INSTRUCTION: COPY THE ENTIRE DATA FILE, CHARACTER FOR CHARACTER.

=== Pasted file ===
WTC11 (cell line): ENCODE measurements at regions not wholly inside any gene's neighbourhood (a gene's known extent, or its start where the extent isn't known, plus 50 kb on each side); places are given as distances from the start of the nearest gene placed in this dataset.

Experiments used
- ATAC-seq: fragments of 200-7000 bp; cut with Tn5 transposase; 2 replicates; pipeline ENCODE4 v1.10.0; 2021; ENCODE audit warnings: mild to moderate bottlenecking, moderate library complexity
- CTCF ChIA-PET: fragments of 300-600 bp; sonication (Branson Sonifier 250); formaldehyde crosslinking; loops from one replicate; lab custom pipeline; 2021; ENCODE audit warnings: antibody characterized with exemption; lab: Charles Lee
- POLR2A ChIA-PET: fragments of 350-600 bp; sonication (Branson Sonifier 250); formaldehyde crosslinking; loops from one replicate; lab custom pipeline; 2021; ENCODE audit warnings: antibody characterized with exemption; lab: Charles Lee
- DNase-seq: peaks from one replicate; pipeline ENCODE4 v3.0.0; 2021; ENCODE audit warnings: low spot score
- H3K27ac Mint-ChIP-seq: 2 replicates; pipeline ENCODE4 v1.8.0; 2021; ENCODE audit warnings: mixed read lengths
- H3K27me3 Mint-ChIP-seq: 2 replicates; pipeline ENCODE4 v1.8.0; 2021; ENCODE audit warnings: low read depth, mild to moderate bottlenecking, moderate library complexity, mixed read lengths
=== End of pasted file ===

WTC11 (cell line): ENCODE measurements at regions not wholly inside any gene's neighbourhood (a gene's known extent, or its start where the extent isn't known, plus 50 kb on each side); places are given as distances from the start of the nearest gene placed in this dataset.

Experiments used
- ATAC-seq: fragments of 200-7000 bp; cut with Tn5 transposase; 2 replicates; pipeline ENCODE4 v1.10.0; 2021; ENCODE audit warnings: mild to moderate bottlenecking, moderate library complexity
- CTCF ChIA-PET: fragments of 300-600 bp; sonication (Branson Sonifier 250); formaldehyde crosslinking; loops from one replicate; lab custom pipeline; 2021; ENCODE audit warnings: antibody characterized with exemption; lab: Charles Lee
- POLR2A ChIA-PET: fragments of 350-600 bp; sonication (Branson Sonifier 250); formaldehyde crosslinking; loops from one replicate; lab custom pipeline; 2021; ENCODE audit warnings: antibody characterized with exemption; lab: Charles Lee
- DNase-seq: peaks from one replicate; pipeline ENCODE4 v3.0.0; 2021; ENCODE audit warnings: low spot score
- H3K27ac Mint-ChIP-seq: 2 replicates; pipeline ENCODE4 v1.8.0; 2021; ENCODE audit warnings: mixed read lengths
- H3K27me3 Mint-ChIP-seq: 2 replicates; pipeline ENCODE4 v1.8.0; 2021; ENCODE audit warnings: low read depth, mild to moderate bottlenecking, moderate library complexity, mixed read lengths